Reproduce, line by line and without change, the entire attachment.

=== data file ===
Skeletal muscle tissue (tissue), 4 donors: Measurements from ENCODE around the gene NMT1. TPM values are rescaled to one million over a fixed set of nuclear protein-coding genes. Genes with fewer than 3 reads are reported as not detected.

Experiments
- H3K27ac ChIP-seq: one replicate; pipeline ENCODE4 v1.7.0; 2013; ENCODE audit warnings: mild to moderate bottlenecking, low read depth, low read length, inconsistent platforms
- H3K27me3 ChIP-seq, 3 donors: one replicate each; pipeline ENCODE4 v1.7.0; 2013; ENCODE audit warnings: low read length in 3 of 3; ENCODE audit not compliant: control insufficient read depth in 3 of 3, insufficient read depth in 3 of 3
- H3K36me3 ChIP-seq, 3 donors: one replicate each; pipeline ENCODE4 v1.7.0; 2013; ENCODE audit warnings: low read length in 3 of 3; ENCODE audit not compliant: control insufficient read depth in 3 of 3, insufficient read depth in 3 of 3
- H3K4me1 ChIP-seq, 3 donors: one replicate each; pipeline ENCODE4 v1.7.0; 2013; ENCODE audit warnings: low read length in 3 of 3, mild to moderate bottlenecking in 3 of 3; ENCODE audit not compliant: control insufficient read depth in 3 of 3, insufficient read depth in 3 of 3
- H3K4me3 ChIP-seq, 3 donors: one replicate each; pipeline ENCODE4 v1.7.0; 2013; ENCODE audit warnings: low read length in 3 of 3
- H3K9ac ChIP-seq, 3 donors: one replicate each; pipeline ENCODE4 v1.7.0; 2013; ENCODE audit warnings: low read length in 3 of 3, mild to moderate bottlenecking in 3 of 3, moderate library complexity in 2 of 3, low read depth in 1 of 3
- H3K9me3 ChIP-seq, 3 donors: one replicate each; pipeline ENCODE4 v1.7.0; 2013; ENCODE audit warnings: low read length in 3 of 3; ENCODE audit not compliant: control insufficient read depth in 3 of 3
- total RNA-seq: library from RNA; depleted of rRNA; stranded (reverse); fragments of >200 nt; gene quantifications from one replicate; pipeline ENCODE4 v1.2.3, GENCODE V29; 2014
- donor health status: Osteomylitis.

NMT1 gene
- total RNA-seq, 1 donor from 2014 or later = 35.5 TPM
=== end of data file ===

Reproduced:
Skeletal muscle tissue (tissue), 4 donors: Measurements from ENCODE around the gene NMT1. TPM values are rescaled to one million over a fixed set of nuclear protein-coding genes. Genes with fewer than 3 reads are reported as not detected.

Experiments
- H3K27ac ChIP-seq: one replicate; pipeline ENCODE4 v1.7.0; 2013; ENCODE audit warnings: mild to moderate bottlenecking, low read depth, low read length, inconsistent platforms
- H3K27me3 ChIP-seq, 3 donors: one replicate each; pipeline ENCODE4 v1.7.0; 2013; ENCODE audit warnings: low read length in 3 of 3; ENCODE audit not compliant: control insufficient read depth in 3 of 3, insufficient read depth in 3 of 3
- H3K36me3 ChIP-seq, 3 donors: one replicate each; pipeline ENCODE4 v1.7.0; 2013; ENCODE audit warnings: low read length in 3 of 3; ENCODE audit not compliant: control insufficient read depth in 3 of 3, insufficient read depth in 3 of 3
- H3K4me1 ChIP-seq, 3 donors: one replicate each; pipeline ENCODE4 v1.7.0; 2013; ENCODE audit warnings: low read length in 3 of 3, mild to moderate bottlenecking in 3 of 3; ENCODE audit not compliant: control insufficient read depth in 3 of 3, insufficient read depth in 3 of 3
- H3K4me3 ChIP-seq, 3 donors: one replicate each; pipeline ENCODE4 v1.7.0; 2013; ENCODE audit warnings: low read length in 3 of 3
- H3K9ac ChIP-seq, 3 donors: one replicate each; pipeline ENCODE4 v1.7.0; 2013; ENCODE audit warnings: low read length in 3 of 3, mild to moderate bottlenecking in 3 of 3, moderate library complexity in 2 of 3, low read depth in 1 of 3
- H3K9me3 ChIP-seq, 3 donors: one replicate each; pipeline ENCODE4 v1.7.0; 2013; ENCODE audit warnings: low read length in 3 of 3; ENCODE audit not compliant: control insufficient read depth in 3 of 3
- total RNA-seq: library from RNA; depleted of rRNA; stranded (reverse); fragments of >200 nt; gene quantifications from one replicate; pipeline ENCODE4 v1.2.3, GENCODE V29; 2014
- donor health status: Osteomylitis.

NMT1 gene
- total RNA-seq, 1 donor from 2014 or later = 35.5 TPM